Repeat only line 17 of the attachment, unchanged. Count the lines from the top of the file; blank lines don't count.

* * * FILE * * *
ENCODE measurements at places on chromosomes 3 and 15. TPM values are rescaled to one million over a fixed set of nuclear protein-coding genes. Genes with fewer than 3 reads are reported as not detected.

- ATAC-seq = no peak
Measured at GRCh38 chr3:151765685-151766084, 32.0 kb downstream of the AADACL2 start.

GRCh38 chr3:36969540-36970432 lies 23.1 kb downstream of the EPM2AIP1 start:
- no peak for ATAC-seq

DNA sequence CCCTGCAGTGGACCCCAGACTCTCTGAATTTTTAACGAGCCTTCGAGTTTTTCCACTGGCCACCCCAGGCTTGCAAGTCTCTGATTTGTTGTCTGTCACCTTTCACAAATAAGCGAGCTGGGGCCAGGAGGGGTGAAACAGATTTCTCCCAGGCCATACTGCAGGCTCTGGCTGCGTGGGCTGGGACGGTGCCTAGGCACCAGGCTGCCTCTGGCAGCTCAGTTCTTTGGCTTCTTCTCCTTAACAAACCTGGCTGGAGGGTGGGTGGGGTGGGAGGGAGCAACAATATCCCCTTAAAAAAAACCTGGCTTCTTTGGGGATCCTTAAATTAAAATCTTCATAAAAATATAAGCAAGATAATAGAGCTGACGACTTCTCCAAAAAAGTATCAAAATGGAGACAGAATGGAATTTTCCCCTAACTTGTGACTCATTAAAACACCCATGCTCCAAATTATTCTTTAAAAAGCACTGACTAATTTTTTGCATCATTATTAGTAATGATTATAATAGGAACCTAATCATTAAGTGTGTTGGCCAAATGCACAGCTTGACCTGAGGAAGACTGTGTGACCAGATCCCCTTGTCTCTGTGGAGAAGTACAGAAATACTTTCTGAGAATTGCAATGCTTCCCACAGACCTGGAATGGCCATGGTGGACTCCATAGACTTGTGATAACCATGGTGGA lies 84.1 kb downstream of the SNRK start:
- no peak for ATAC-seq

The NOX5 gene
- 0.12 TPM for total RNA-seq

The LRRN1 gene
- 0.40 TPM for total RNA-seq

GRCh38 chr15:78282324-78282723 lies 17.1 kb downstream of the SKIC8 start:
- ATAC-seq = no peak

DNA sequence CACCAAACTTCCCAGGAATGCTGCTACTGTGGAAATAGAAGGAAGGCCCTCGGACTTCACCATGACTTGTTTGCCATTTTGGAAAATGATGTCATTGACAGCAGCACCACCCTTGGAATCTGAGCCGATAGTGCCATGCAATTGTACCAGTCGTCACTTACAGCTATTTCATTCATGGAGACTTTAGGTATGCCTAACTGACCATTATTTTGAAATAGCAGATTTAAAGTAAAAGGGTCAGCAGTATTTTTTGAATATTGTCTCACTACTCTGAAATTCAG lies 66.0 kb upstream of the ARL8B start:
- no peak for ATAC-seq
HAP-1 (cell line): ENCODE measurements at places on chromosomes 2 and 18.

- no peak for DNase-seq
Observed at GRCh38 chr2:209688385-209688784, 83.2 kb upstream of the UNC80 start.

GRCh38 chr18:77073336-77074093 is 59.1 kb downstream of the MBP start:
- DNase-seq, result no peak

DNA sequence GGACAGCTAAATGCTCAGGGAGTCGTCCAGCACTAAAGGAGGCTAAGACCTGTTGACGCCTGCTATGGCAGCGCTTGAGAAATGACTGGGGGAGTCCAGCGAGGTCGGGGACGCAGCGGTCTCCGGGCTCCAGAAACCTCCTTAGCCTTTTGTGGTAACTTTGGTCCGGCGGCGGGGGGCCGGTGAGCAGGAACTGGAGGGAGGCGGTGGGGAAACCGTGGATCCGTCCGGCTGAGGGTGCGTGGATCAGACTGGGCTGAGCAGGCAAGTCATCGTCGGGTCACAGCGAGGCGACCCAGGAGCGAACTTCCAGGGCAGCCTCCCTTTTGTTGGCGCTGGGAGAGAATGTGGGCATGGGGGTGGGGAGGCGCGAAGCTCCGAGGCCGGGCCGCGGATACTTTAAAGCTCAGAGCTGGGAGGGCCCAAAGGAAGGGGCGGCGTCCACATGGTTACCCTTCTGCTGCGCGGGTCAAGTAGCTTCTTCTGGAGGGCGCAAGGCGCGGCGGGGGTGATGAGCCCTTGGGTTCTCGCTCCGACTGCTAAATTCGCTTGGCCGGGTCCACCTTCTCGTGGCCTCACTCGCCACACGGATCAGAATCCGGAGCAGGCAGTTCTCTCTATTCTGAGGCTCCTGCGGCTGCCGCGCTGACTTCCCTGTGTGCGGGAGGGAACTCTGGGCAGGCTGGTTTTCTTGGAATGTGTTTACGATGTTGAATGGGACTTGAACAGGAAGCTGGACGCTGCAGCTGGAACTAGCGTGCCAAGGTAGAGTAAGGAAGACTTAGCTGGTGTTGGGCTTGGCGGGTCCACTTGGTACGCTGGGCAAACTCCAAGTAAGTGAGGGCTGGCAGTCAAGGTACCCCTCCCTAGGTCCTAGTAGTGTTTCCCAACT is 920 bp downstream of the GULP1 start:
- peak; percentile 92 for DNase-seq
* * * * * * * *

- no peak for DNase-seq